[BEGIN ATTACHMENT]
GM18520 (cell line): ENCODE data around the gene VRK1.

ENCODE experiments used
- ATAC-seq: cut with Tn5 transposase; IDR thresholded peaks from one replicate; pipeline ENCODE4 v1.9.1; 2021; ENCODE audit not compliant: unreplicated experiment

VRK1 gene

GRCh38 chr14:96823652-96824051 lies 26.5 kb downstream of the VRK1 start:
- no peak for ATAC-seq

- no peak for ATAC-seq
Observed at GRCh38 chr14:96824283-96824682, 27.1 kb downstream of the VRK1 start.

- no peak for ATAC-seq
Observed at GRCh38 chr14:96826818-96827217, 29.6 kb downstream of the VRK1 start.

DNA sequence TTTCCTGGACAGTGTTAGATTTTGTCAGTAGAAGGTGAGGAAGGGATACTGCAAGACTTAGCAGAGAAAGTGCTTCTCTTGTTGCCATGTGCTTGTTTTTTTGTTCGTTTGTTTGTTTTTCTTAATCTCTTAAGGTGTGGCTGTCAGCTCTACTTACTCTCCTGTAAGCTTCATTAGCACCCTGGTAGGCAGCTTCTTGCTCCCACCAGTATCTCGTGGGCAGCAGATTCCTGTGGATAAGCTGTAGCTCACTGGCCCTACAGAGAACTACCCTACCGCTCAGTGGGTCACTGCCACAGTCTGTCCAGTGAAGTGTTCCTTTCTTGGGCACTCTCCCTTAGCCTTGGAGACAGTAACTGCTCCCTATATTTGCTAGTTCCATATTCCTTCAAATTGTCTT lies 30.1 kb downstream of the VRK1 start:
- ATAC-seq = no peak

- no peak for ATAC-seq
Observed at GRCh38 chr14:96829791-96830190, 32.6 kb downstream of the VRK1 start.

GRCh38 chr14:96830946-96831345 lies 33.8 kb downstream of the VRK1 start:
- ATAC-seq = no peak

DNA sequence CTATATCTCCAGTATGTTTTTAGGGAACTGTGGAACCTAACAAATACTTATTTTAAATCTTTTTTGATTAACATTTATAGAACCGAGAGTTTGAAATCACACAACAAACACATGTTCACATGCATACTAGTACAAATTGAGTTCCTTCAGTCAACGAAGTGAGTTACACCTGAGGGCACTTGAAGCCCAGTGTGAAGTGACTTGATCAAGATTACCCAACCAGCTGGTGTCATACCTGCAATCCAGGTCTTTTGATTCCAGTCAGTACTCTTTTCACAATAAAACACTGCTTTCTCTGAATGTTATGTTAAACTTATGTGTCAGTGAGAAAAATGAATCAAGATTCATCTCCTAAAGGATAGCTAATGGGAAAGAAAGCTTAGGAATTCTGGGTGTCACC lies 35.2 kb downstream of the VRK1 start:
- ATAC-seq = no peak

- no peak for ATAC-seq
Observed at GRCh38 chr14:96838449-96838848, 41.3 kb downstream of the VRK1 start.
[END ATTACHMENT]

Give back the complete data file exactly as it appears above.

GM18520 (cell line): ENCODE data around the gene VRK1.

ENCODE experiments used
- ATAC-seq: cut with Tn5 transposase; IDR thresholded peaks from one replicate; pipeline ENCODE4 v1.9.1; 2021; ENCODE audit not compliant: unreplicated experiment

VRK1 gene

GRCh38 chr14:96823652-96824051 lies 26.5 kb downstream of the VRK1 start:
- no peak for ATAC-seq

- no peak for ATAC-seq
Observed at GRCh38 chr14:96824283-96824682, 27.1 kb downstream of the VRK1 start.

- no peak for ATAC-seq
Observed at GRCh38 chr14:96826818-96827217, 29.6 kb downstream of the VRK1 start.

DNA sequence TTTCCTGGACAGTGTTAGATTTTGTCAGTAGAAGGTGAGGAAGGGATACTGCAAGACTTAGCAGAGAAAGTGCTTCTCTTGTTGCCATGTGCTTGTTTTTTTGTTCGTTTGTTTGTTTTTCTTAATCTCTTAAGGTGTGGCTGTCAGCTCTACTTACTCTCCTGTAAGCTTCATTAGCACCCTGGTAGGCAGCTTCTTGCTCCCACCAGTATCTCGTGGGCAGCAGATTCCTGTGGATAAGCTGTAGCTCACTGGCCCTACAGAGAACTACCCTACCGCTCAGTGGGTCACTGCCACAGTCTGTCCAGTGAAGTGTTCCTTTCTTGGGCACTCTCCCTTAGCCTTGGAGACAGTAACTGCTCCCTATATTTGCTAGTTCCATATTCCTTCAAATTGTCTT lies 30.1 kb downstream of the VRK1 start:
- ATAC-seq = no peak

- no peak for ATAC-seq
Observed at GRCh38 chr14:96829791-96830190, 32.6 kb downstream of the VRK1 start.

GRCh38 chr14:96830946-96831345 lies 33.8 kb downstream of the VRK1 start:
- ATAC-seq = no peak

DNA sequence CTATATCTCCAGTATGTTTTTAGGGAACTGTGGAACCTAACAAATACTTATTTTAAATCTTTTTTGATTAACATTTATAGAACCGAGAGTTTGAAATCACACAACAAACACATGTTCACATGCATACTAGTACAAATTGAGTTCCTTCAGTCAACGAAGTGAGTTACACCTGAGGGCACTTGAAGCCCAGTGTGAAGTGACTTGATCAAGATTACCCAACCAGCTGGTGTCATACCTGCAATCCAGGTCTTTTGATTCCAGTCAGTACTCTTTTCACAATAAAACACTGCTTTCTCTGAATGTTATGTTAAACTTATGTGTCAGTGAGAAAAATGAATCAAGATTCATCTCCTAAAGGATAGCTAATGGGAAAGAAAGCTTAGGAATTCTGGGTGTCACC lies 35.2 kb downstream of the VRK1 start:
- ATAC-seq = no peak

- no peak for ATAC-seq
Observed at GRCh38 chr14:96838449-96838848, 41.3 kb downstream of the VRK1 start.